When investigating Lie groups of Möbius transformations of the Riemann sphere, we were brought in   and  to the study of some bi-Möbius transformations. These are functions of the form:
, where and
Proposition 1: The function is a composition law in satisfying:
a) for every
b) for every
c) for every
d) for every
e) for every
f) if and only if or and if and only if or .
It is obvious that this composition law defines a structure of Abelian group on whose unit element is 1 and the inverse of any z is 1/z. By removing the elements a and 1/a we get a subgroup of this group. Since is a differentiable manifold on which the group operations are conformal mappings the subgroup is a Lie group.
Theorem 1. For every the group generated by z is a subgroup of .
Proof: Let us denote , every , where and and notice that . An easy induction argument shows that for every we have and in particular , which means that indeed is a subgroup of . Let us notice that, for we have if and only if .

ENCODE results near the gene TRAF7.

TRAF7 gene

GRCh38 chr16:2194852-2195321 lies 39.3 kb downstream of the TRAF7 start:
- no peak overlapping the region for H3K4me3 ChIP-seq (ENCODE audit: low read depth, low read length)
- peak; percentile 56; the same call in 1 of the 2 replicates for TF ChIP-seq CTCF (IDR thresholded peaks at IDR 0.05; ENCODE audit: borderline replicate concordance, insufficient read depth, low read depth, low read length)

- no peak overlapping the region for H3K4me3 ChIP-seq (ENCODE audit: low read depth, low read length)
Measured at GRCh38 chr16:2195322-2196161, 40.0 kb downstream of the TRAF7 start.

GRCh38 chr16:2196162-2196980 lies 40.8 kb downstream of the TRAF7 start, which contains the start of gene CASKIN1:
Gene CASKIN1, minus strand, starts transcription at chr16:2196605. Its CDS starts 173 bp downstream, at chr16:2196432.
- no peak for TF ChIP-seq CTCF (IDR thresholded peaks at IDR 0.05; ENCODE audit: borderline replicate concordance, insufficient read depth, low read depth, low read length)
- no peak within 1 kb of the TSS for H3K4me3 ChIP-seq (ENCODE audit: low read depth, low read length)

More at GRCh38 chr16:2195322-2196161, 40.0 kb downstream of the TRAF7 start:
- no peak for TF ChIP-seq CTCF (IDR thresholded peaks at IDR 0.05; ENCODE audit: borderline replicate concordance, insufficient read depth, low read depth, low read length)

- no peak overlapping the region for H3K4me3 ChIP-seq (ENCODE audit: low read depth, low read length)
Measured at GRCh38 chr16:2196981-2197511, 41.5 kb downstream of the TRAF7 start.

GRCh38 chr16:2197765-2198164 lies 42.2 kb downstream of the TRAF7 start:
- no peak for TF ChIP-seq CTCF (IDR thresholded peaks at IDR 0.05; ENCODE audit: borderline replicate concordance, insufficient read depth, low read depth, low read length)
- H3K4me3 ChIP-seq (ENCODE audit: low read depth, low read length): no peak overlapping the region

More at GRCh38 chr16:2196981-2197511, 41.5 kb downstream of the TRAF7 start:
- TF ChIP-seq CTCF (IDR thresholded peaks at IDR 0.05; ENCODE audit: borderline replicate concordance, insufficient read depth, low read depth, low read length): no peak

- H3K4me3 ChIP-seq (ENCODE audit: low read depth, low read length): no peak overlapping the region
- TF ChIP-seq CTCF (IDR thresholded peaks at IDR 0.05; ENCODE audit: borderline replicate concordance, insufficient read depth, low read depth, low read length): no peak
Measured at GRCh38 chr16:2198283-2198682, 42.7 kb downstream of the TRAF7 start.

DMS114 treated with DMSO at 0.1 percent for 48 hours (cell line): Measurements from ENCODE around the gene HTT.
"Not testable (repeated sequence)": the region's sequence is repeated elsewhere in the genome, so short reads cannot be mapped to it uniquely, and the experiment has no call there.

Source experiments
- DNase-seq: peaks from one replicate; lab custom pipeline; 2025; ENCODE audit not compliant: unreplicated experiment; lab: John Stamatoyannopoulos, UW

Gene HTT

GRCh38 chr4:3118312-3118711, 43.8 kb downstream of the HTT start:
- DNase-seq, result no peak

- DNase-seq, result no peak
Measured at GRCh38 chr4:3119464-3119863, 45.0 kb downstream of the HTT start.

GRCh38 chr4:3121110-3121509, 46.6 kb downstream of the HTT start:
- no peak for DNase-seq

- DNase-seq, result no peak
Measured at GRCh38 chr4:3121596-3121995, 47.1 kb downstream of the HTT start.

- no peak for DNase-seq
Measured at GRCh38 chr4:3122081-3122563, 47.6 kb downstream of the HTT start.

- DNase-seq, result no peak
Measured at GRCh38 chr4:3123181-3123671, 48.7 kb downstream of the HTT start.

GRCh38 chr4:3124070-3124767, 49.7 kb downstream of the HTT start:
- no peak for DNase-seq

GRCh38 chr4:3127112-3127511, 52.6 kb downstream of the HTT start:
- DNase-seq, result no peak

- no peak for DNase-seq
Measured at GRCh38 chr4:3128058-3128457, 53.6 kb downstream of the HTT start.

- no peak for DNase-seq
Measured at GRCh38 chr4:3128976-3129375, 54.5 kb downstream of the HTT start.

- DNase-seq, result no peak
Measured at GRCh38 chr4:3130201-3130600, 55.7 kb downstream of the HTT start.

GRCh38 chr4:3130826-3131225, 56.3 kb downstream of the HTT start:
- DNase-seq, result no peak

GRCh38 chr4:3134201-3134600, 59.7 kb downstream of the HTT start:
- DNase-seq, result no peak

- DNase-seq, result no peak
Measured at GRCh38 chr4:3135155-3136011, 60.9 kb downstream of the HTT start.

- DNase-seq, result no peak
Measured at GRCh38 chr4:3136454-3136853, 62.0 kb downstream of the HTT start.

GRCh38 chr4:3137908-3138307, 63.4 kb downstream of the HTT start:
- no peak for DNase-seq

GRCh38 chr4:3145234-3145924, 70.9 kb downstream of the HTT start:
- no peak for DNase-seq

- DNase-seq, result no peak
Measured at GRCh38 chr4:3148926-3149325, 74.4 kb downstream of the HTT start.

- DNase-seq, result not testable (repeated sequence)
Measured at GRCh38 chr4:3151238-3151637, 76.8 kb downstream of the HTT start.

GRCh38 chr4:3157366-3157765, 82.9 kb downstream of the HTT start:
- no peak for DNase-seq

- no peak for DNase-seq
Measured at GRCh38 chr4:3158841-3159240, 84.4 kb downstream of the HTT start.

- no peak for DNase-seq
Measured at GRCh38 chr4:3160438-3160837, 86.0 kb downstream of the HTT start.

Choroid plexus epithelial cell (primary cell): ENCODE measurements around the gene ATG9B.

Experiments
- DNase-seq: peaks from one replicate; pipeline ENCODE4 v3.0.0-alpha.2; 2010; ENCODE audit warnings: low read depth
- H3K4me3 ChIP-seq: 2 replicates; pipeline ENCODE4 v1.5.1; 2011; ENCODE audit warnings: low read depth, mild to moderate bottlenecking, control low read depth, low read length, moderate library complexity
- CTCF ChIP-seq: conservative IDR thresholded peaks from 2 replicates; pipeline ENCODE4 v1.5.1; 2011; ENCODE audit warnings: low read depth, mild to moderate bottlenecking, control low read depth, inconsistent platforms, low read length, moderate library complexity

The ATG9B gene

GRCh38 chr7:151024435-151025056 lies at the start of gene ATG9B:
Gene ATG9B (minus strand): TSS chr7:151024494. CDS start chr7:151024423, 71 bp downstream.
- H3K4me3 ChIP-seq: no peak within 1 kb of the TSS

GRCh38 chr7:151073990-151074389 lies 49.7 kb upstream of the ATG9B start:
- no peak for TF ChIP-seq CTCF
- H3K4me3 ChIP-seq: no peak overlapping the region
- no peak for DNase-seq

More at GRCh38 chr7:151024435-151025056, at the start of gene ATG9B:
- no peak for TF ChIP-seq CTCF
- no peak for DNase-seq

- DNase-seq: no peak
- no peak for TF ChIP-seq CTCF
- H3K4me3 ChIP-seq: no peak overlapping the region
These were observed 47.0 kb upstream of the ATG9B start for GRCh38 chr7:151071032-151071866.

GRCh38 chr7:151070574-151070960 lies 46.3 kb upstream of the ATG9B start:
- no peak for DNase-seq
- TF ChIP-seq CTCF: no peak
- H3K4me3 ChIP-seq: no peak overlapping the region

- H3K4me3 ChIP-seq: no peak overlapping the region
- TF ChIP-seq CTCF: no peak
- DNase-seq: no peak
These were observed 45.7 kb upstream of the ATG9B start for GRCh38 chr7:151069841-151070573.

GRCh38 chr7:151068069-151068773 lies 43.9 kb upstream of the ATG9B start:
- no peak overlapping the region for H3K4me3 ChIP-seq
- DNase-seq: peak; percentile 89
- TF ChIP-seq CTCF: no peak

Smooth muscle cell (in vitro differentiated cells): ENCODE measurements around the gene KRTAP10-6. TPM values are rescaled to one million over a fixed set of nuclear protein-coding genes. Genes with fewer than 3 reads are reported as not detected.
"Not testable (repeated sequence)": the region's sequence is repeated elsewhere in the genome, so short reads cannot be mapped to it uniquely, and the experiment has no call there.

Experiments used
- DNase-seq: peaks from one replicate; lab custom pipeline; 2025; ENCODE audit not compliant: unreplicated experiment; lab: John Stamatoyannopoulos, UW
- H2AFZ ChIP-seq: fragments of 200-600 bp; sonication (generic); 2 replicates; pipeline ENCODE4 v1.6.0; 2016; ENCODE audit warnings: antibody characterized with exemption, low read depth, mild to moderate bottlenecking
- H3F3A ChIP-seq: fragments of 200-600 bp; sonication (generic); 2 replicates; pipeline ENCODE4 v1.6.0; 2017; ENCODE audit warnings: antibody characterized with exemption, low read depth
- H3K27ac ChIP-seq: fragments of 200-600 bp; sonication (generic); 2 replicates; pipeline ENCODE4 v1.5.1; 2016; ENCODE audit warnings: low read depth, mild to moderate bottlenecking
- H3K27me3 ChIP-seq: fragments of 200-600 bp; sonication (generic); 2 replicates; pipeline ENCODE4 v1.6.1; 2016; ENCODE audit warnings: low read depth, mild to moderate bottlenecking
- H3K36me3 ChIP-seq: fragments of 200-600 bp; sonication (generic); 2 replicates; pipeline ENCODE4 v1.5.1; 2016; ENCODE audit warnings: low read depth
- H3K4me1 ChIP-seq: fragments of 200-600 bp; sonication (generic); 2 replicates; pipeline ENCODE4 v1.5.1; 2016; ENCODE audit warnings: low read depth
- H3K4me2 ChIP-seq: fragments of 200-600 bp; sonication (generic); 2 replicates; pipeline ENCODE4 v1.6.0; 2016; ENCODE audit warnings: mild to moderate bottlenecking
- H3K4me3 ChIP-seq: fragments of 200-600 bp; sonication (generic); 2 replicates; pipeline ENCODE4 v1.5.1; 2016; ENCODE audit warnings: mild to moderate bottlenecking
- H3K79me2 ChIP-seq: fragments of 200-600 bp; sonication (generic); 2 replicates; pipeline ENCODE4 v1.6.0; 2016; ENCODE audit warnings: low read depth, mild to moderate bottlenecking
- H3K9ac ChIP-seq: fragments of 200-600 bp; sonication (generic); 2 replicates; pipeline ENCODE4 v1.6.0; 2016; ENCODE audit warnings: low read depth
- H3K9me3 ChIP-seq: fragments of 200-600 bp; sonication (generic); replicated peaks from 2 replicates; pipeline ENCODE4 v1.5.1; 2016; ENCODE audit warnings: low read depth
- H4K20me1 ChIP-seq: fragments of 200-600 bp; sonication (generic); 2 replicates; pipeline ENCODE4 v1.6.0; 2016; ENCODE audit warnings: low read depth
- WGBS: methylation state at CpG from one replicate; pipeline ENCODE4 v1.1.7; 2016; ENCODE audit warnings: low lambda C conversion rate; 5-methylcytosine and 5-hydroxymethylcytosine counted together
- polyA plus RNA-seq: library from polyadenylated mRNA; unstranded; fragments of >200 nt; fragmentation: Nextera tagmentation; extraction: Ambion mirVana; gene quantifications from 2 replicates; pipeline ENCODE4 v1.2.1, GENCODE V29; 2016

If then is a Möbius transformation in and if then is a Möbius transformation in . Indeed, if and only if or , which has been excluded and similarly if and only if or , which again has been excluded. These properties justify the name of bi-Möbius we have given to .
Couples of bi-Möbius transformations generate mappings of the form , where
, and , . The Proposition 1, f) shows that such a mapping has a set E of four fixed points, namely